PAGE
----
One rival coach referred to them as “beasts,” and another said they make it seem like “David vs. Goliath.”
Together, they could make all the difference for Hilo. That being said, the Vikings’ throwers will not take center stage at the Big Island Interscholastic Federation track and field championships.
They’ll perform first, but they’ll do so off on the side at a soccer field adjacent to Hawaii Prep’s track.
“We just do our own thing,” senior Josh Kirkpatrick said.
And they do it well, making the Vikings a contender to sweep the boys and girls team titles Saturday. While other events may get more attention than the shot put and discus, few groups have the ability to dominate a BIIF meet like Hilo’s throwers.
“The throwing at our school is so deep, we just count on them,” coach Bill McMahon said. “Even if one girl has a bad day, somebody else is going to have a good day.
“And our boys are even better than the girls.”
The distances don’t lie. Led by junior Isi Holani, three Hilo boys rank in the top 10 in the state in the discus. In the BIIF, Vikings boys rank Nos. 1-4 in the shot put.
“People think it’s a lot of power, but it’s actually of a lot of technique,” Holani said. “It depends on how much work you put in. If you work at it a lot, the technique comes easy.”
Judging by a recent practice, Hilo’s throwers work hard.
By 6 p.m. at the school’s track, the runners, sprinters and jumpers had cleared out and called it a day.
Two clusters remained. In one group, throwing coach Kau Hane worked with Rain Hall, Tiara Atuekaho, Ofa Folau and Eva Toledo. Elaine Najera was also in the mix for Hilo.
“They’ve been working hard and are really close,” Hane said.
At the other end of Hilo’s track, Holani, Kirkpatrick and Sione Holika were busy trying to push and outperform one another.
“Practice is like a meet,” Holani said. “When they do good, you just feel like you have to do better.”
Holani’s toss of 164 feet, 1/2 inch last Saturday at Kamehameha-Hawaii in the discus ranks him second in the state this season among Hawaii high school athletes.
Kirkpatrick is in the top 10 in each event, while Mitchell Medeiros ranks 10th in the discus after his best effort of the season at Kamehameha. Suwaiter Poch is yet another to watch in the shot put.
Where did Hilo find all of these throwers?
“They just fell into our hands,” Hane said.
And they have varying ways of getting ready to unleash fury in the ring. Kirkpatrick tries to get angry and amped up for his throws, whereas Hall and Holani take the opposite approach: they smile.
“Hilo calls it a secret weapon,” Holani said, “but you just try and go out there and smile and get loose.”
While the Hilo boys throwers will vie to take the top four spots in each event at BIIFs, there is more parity on the girls side, especially the shot put.
Pahoa’s Ariel Brown is the defending champion in the event and has the best effort this season, and HPA’s Ula Brostek could medal in either discipline.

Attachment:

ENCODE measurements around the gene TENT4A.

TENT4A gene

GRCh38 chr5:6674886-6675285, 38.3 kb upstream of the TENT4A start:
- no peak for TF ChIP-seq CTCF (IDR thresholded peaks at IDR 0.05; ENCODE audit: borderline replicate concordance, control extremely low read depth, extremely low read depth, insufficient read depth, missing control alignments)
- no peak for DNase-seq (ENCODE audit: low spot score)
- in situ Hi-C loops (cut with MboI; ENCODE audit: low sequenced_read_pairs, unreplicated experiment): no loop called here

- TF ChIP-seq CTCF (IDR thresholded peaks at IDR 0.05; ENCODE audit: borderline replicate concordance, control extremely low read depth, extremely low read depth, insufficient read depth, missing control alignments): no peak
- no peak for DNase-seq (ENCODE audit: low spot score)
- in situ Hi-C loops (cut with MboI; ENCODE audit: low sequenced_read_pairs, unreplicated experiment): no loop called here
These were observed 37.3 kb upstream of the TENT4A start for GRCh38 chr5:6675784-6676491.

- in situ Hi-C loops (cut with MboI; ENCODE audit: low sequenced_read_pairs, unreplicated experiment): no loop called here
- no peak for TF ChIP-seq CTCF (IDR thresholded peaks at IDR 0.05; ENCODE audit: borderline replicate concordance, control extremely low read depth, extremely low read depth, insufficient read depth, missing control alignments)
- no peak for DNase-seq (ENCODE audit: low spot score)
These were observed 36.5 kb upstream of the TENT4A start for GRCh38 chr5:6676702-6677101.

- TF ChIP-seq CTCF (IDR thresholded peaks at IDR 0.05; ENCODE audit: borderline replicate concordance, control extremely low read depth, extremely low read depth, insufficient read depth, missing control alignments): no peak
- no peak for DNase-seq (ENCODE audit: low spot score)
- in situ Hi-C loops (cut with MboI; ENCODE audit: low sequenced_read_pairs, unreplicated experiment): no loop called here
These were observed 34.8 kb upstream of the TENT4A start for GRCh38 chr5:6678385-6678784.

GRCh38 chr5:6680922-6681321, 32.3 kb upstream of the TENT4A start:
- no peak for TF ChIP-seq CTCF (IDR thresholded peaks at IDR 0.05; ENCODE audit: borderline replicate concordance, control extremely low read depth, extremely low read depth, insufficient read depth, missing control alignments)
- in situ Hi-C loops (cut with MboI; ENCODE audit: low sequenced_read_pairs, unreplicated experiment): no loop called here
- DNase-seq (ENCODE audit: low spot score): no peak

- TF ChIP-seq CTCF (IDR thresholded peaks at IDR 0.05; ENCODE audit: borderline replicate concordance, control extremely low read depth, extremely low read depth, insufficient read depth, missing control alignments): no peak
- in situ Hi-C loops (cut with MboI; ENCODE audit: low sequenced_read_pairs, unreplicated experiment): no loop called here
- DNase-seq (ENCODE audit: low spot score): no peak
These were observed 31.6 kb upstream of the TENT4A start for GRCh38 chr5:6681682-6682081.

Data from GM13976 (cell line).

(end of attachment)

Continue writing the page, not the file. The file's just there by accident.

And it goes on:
But Hilo’s top-end depth gives it an edge Saturday against HPA, a perennial girls BIIF title contender.
“We can’t keep up with Hilo in the field events,” Ka Makani coach Pat Lau said. “We have one thrower, they have four in the shot put and discus that can place.
“On paper, we’re ahead on the runs, but they’re killing us in the field. It’s going to be tough for us.”
The most experienced of the Lady Vikings are Hall and Atuekaho, who are each in their second year in the throwing program.
Atuekaho’s been strong of late, reaching her best distances of the season in winning both events last Saturday.
Another edge that the Lady Vikings have in the field over the Ka Makani is at pole vault with the emergence of Alysha Medieros.
Less than eight weeks into her career, the sophomore has cleared 9-0, giving her the top mark in the league this season by six inches.
Medieros can get the Vikings off on the right foot at today’s 10 a.m. trials, which include finals in the girls pole vault and boys high jump. The finals start at noon Saturday.
Boys race tight
While the consensus among most coaches was that Hilo held the edge over Hawaii Prep in the girls race, “wide-open” was the operative term used to size up the boys field.
Led by Avery Hardie-Jordan, Kealakehe is a contender for its first crown.
“We’re right there,” coach Duke Hartfield said. “It’s going to be exciting.”
That’s certainly an apt term to describe Hardie-Jordan in the sprints. The senior ranks in the top 10 in the state in the 100- and 200-meter dashes, and he and the Waveriders both have gotten a boost from sprinter Jordan Cristobal.
“His (starts) are insane,” Hardie-Jordan said of Cristobal. “I have to work to catch up. I think that makes me faster.”
Hardie-Jordan, whose personal best in the 100 is 10.94, also will anchor the Waveriders’ BIIF-leading 400 relay team, a foursome that includes Cyruss Cho.
Keoni Yates can give the Waveriders points in the long jump, triple jump and high jump, and Thunder Frost will attempt to do the same in the distance runs.
However, Hartfield said Kealakehe would like to find a way to “interrupt” Hilo’s dominance in the throwing events.
Kealakehe’s best bet to do so figures to be with Feke Kioa.
Keaau coach Vicky Chai-Guerpo wasn’t stressing her team’s title defense heading into the championships.
“I think my kids want it,” she said. “For us, it’s not so much about winning as it is about reaching personal bests. If we do that, wins will come along.”
Talon Ota and Jeffrey Ferrell are central to the Cougars’ plans.
Ota is the top-ranked BIIF boy in the triple jump, and he’ll anchor Keaau’s league-leading 1,600 relay team.
Ferrell, who also runs a leg of the 1,600, is No. 2 in the 800 behind HPA’s Kellen Gillins.